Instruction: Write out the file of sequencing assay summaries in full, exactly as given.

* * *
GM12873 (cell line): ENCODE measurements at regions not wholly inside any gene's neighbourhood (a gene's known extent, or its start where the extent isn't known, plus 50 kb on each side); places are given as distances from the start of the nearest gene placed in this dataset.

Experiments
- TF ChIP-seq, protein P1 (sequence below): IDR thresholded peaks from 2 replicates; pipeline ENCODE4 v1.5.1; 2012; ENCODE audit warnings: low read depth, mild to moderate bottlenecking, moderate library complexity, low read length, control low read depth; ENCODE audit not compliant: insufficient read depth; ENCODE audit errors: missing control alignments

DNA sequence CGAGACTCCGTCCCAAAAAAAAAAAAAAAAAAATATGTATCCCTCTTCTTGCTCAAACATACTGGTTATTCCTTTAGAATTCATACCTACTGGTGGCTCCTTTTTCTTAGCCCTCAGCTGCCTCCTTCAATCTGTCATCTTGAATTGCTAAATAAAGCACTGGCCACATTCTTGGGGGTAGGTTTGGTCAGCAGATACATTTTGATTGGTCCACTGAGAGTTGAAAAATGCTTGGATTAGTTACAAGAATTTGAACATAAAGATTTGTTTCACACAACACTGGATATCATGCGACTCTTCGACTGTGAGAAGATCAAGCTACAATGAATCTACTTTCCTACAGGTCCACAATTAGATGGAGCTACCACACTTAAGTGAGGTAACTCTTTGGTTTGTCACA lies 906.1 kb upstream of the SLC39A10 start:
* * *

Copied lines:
GM12873 (cell line): ENCODE measurements at regions not wholly inside any gene's neighbourhood (a gene's known extent, or its start where the extent isn't known, plus 50 kb on each side); places are given as distances from the start of the nearest gene placed in this dataset.

Experiments
- TF ChIP-seq, protein P1 (sequence below): IDR thresholded peaks from 2 replicates; pipeline ENCODE4 v1.5.1; 2012; ENCODE audit warnings: low read depth, mild to moderate bottlenecking, moderate library complexity, low read length, control low read depth; ENCODE audit not compliant: insufficient read depth; ENCODE audit errors: missing control alignments

DNA sequence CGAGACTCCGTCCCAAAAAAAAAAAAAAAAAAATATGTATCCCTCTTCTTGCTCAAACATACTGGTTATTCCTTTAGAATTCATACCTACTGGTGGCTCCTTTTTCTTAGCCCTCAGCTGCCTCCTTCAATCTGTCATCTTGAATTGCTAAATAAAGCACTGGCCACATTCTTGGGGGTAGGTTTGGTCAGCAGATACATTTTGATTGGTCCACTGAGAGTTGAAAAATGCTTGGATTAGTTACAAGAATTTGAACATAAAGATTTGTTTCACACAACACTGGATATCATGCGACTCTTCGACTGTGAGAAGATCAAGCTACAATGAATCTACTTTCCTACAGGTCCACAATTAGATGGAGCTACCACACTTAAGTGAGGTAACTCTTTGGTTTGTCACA lies 906.1 kb upstream of the SLC39A10 start: